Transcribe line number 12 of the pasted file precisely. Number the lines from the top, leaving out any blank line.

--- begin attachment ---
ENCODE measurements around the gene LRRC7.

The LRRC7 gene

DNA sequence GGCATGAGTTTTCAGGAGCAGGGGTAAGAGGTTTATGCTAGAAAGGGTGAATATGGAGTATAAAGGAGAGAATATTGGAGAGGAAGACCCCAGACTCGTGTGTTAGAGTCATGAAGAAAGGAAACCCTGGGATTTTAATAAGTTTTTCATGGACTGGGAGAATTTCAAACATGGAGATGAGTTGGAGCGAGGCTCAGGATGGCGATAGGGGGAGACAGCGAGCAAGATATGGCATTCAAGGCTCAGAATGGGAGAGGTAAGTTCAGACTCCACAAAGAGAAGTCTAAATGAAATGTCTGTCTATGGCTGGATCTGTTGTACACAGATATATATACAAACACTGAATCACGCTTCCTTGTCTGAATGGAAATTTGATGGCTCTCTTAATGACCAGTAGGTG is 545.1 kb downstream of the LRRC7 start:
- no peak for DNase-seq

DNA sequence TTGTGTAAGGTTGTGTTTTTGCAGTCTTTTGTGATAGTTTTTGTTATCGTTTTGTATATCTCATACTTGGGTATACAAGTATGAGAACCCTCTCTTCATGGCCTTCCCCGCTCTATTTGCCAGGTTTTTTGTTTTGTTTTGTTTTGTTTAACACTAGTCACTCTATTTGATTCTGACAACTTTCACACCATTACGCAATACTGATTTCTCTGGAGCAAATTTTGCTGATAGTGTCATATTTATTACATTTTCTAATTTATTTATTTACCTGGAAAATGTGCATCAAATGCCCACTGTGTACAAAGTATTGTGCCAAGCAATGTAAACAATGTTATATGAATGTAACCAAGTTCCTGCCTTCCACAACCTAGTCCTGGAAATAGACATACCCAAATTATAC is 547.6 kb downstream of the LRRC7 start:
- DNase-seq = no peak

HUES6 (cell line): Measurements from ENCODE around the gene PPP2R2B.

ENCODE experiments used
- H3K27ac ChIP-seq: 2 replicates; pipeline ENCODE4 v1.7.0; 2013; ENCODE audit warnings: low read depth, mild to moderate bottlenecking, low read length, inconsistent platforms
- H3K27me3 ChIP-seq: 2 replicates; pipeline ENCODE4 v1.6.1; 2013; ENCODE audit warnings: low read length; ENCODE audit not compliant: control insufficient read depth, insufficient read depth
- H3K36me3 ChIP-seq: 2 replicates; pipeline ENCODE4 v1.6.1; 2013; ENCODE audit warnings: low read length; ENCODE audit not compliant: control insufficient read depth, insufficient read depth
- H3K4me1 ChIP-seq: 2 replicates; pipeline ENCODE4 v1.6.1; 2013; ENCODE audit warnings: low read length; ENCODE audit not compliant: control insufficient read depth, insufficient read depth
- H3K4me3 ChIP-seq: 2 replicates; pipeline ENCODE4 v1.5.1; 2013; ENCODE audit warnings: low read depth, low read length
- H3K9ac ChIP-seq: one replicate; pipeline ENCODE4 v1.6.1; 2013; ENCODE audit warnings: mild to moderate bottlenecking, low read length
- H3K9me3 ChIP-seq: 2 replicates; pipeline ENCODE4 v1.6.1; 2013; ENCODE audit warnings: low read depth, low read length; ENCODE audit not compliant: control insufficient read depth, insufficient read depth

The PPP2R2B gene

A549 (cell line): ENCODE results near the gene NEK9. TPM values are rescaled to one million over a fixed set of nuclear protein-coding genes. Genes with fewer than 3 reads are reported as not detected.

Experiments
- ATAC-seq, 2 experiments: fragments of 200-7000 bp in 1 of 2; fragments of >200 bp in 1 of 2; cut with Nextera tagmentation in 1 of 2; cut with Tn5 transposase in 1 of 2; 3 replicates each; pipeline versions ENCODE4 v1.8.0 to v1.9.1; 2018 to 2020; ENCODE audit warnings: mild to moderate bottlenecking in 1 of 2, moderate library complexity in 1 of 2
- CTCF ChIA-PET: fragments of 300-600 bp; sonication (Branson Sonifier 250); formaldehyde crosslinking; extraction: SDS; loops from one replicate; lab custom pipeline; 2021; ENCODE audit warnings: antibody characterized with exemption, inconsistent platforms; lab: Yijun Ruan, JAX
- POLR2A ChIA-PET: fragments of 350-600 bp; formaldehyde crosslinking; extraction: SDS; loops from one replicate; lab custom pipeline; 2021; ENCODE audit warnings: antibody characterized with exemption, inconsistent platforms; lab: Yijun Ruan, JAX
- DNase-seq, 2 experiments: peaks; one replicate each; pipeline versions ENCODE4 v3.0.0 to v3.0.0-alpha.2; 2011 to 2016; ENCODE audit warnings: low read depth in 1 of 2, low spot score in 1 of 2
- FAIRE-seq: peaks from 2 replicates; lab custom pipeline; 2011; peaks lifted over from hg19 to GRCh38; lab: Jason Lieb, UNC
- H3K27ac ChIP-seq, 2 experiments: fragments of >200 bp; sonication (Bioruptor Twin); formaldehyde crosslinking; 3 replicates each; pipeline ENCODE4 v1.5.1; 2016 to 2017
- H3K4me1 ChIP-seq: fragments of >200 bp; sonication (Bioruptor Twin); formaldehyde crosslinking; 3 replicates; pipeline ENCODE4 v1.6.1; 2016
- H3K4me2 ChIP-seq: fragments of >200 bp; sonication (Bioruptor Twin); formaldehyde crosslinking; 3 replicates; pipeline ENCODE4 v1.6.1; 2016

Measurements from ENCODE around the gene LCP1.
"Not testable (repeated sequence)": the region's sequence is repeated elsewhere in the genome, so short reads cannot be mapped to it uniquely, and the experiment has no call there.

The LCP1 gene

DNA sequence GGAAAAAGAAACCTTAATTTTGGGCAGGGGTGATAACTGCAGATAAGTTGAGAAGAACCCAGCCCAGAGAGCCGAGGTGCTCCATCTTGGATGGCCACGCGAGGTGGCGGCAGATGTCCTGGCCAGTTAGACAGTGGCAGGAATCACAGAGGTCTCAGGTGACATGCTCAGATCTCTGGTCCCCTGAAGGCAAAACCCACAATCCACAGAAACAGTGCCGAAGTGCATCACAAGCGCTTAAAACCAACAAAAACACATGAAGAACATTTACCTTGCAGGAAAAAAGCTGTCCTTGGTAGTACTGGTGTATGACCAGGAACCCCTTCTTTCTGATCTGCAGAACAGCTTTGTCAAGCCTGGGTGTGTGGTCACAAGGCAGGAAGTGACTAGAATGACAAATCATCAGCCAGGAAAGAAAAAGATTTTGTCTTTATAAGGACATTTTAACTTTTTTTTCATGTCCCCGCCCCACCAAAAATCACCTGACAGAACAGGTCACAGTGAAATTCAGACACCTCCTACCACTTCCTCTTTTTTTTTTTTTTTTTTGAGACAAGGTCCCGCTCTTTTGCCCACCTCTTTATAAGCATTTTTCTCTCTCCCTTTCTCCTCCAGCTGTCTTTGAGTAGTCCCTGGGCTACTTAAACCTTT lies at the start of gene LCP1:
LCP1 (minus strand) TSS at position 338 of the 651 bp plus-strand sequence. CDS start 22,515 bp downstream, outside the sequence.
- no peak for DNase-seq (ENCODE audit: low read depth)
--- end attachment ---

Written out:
- H3K4me1 ChIP-seq: 2 replicates; pipeline ENCODE4 v1.6.1; 2013; ENCODE audit warnings: low read length; ENCODE audit not compliant: control insufficient read depth, insufficient read depth